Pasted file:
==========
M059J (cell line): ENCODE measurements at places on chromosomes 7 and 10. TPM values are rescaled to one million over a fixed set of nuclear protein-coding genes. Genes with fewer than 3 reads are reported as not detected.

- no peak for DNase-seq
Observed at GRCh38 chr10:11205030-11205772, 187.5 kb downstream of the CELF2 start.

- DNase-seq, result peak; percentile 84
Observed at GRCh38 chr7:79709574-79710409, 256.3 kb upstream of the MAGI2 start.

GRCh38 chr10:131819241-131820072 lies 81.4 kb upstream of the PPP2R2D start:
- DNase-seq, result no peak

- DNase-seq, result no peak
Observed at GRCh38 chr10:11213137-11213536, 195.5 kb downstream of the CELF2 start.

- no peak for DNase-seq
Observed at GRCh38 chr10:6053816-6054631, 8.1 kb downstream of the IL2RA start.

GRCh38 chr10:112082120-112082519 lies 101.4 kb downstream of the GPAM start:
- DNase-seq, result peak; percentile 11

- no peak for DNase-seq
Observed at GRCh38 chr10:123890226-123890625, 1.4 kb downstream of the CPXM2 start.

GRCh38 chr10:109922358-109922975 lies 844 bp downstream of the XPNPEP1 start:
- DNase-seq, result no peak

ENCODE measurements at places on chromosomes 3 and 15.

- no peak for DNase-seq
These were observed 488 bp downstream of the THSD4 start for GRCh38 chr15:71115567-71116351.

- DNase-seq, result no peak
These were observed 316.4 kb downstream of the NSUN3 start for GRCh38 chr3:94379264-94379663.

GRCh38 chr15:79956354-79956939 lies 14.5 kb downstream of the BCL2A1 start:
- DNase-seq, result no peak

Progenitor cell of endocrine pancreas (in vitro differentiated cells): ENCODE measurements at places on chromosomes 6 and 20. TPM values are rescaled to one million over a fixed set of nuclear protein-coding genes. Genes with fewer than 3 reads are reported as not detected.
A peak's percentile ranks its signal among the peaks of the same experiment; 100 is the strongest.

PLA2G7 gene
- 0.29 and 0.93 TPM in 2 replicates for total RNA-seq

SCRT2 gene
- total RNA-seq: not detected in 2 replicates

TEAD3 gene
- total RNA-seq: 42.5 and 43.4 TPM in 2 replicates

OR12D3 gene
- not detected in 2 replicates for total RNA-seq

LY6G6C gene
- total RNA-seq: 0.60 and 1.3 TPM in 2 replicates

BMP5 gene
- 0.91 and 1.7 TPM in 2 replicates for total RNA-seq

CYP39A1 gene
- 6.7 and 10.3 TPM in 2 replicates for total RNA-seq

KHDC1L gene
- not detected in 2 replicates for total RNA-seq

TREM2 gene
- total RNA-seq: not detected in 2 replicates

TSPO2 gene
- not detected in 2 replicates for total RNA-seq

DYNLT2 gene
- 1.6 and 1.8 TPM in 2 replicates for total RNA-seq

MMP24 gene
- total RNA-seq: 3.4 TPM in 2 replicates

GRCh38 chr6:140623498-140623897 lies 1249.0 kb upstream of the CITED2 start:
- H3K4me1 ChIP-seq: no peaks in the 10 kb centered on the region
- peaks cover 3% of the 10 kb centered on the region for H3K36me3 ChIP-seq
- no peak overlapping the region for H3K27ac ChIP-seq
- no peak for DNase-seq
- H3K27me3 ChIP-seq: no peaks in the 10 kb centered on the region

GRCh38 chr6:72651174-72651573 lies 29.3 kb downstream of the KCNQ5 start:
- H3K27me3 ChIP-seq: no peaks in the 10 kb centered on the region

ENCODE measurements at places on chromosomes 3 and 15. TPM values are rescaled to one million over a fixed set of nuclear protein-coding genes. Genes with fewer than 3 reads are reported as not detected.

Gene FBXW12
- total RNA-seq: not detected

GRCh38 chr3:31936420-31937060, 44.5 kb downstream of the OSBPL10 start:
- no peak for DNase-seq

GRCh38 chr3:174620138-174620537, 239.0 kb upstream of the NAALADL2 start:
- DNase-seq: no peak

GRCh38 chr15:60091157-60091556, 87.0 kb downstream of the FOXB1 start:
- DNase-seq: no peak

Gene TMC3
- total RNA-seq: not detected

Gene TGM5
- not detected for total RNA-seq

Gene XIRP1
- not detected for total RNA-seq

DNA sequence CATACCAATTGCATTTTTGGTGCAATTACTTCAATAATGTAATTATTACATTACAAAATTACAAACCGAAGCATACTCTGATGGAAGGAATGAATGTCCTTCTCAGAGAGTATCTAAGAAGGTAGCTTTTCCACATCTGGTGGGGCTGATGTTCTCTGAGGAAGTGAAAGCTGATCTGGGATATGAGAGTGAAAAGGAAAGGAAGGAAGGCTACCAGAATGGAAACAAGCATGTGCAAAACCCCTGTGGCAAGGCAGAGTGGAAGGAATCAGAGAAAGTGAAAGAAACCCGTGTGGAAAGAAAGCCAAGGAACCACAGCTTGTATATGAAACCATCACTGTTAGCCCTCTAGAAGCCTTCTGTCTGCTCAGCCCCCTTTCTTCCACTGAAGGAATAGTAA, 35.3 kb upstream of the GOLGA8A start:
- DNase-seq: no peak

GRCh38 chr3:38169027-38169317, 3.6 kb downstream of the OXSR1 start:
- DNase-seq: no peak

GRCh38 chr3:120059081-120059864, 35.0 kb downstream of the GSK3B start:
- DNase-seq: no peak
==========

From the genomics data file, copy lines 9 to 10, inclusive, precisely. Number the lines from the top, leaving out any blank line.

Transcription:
Observed at GRCh38 chr10:11213137-11213536, 195.5 kb downstream of the CELF2 start.

- no peak for DNase-seq